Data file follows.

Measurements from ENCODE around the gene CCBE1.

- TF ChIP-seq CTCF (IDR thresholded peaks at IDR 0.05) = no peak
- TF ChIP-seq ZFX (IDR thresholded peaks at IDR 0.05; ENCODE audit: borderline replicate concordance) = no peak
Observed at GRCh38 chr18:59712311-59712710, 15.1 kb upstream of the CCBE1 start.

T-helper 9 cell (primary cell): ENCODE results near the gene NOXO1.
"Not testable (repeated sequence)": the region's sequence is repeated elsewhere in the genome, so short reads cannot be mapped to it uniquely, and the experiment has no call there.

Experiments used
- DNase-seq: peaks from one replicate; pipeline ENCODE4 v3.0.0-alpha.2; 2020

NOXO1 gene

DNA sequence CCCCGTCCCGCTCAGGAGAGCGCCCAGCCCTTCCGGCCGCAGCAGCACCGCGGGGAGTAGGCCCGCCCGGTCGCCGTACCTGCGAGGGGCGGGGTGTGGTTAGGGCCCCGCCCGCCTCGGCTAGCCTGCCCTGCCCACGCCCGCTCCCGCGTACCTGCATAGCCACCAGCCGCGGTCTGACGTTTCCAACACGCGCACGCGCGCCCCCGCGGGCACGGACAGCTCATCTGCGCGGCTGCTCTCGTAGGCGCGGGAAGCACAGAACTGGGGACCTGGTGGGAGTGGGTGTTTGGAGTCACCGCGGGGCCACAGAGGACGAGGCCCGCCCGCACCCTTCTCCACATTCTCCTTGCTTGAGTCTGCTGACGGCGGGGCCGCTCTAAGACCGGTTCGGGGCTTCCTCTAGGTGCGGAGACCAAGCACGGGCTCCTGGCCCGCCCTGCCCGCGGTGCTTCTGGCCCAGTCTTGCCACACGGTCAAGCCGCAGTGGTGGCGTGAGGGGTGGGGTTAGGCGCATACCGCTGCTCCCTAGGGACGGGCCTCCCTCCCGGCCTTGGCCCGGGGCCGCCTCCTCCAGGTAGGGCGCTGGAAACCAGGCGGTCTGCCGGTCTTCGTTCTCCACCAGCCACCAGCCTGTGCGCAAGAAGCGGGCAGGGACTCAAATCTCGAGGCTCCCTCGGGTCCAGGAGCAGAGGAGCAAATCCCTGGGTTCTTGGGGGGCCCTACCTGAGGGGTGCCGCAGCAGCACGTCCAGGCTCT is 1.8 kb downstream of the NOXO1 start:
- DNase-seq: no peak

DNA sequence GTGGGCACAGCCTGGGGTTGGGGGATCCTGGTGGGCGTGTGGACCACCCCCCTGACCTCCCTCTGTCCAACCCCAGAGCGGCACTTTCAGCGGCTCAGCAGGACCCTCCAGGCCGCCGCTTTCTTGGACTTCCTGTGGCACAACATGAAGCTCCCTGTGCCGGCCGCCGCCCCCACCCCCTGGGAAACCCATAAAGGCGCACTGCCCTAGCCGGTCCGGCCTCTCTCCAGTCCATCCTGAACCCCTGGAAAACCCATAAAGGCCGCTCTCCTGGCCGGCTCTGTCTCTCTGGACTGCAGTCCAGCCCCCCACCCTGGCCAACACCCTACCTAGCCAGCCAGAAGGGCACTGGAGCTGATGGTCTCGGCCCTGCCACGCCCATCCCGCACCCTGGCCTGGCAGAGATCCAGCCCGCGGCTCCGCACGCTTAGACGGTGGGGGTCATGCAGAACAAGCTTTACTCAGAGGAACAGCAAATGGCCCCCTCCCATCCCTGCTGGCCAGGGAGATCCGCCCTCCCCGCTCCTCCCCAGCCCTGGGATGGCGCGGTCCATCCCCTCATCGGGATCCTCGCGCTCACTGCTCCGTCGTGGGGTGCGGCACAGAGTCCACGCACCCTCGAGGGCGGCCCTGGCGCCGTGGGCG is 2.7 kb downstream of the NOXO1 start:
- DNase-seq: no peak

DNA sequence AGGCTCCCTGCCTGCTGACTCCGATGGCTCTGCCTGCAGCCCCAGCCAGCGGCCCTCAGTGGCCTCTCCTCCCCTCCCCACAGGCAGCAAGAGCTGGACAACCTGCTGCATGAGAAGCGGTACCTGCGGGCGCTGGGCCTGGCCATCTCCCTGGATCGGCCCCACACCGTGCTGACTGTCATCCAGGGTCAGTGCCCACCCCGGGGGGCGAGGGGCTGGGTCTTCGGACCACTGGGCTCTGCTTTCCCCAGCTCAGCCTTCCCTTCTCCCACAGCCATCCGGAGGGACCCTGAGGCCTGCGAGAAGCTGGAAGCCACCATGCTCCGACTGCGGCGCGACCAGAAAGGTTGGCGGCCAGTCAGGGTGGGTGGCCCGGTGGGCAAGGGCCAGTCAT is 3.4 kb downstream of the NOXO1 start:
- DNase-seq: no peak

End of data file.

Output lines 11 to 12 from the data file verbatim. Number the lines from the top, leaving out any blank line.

- DNase-seq: no peak

DNA sequence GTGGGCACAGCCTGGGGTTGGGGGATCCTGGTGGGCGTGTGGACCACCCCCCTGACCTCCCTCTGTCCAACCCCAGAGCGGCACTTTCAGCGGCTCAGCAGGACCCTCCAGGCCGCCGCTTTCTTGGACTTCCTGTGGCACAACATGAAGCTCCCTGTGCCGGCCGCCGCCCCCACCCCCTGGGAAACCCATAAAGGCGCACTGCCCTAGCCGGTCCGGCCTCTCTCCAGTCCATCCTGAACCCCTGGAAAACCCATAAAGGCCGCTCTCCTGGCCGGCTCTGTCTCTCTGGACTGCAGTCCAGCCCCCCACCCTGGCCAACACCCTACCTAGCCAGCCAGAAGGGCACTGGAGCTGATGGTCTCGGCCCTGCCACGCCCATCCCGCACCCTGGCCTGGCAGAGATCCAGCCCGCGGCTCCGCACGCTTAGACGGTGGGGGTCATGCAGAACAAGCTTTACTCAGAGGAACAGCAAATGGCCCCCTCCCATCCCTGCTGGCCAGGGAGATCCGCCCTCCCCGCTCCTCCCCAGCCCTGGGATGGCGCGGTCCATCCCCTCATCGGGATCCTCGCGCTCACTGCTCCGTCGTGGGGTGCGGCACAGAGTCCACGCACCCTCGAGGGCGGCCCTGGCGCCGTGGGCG is 2.7 kb downstream of the NOXO1 start: